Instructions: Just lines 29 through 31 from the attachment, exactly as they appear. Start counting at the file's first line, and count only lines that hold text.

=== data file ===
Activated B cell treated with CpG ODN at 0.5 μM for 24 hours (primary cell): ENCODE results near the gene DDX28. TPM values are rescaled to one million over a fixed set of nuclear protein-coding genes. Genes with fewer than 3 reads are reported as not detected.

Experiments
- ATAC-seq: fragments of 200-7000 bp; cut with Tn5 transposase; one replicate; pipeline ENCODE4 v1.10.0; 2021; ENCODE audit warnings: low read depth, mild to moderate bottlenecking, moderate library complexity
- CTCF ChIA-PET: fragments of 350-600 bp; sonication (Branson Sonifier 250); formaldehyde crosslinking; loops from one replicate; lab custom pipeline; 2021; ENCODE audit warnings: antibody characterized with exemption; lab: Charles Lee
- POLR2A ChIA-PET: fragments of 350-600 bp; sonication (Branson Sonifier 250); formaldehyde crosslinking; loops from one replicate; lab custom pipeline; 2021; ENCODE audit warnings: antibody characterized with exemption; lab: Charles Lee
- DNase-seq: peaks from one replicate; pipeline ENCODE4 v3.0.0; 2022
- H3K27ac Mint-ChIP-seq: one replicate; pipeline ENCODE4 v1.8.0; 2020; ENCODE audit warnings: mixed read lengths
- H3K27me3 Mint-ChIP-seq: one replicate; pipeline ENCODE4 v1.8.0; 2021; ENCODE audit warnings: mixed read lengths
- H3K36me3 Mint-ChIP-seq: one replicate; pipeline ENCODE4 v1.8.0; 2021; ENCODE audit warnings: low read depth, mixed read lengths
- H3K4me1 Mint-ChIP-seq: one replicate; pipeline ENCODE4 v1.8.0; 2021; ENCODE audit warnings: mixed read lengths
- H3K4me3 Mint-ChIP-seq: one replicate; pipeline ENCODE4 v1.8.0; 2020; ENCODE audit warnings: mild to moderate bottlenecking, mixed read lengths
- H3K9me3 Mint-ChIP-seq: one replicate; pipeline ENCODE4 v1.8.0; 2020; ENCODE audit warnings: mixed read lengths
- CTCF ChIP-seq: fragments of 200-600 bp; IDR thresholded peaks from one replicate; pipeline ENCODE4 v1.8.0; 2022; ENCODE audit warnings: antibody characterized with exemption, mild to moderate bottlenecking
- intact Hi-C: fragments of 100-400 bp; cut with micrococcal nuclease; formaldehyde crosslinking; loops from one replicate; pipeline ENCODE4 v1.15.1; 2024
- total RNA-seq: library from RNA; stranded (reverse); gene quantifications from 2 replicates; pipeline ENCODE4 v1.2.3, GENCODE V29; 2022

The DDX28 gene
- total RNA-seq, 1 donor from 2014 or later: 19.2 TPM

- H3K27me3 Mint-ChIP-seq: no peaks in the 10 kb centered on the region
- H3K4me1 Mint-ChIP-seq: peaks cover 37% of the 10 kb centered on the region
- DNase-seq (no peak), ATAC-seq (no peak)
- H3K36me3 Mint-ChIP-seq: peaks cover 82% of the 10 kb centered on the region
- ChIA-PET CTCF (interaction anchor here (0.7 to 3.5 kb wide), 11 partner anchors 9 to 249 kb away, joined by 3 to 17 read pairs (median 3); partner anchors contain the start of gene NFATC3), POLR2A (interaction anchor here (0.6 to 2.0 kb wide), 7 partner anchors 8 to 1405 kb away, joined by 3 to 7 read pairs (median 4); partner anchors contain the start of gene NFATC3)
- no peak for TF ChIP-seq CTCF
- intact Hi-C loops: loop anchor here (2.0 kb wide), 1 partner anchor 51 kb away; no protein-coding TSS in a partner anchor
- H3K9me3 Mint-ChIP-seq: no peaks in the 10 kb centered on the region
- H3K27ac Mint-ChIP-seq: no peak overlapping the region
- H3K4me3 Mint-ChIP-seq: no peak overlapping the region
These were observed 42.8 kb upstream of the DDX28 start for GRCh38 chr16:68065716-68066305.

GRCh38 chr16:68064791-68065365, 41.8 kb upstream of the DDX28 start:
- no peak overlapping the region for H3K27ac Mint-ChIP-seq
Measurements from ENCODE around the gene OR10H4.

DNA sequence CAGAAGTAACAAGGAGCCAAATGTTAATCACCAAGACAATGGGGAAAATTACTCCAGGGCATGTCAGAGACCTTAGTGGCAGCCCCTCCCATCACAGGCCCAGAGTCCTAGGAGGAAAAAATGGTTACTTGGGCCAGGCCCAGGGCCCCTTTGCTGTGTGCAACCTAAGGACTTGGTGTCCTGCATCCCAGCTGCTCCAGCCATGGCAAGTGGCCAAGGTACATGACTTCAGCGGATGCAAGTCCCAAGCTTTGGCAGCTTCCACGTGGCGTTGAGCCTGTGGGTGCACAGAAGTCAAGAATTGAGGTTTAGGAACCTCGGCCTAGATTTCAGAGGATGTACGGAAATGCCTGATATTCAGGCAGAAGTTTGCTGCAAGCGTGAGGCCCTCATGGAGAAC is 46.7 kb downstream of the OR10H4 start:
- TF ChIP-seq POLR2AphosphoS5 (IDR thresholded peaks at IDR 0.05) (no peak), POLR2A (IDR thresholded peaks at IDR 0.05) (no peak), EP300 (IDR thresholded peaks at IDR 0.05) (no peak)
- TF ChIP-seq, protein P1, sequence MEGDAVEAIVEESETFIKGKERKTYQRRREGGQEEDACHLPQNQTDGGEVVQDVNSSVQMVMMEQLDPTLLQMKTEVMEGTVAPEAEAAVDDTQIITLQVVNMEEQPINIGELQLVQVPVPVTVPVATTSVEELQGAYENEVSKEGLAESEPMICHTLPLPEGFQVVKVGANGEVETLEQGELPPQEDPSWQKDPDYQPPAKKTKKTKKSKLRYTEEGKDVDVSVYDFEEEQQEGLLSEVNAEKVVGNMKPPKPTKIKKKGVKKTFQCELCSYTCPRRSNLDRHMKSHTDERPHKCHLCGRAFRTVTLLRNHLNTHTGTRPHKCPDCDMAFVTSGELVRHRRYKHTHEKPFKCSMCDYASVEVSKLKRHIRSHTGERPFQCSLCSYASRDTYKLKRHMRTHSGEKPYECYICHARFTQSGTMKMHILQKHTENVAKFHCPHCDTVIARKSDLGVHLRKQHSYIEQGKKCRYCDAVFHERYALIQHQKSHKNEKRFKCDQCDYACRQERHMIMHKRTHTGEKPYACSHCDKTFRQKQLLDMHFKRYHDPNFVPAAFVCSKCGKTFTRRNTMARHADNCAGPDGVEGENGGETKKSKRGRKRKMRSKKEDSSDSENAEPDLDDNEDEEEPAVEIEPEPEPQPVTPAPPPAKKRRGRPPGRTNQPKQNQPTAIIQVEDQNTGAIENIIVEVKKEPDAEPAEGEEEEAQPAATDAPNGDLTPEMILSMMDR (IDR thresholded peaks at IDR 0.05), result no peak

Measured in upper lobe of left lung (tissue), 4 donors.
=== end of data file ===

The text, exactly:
GRCh38 chr16:68064791-68065365, 41.8 kb upstream of the DDX28 start:
- no peak overlapping the region for H3K27ac Mint-ChIP-seq
Measurements from ENCODE around the gene OR10H4.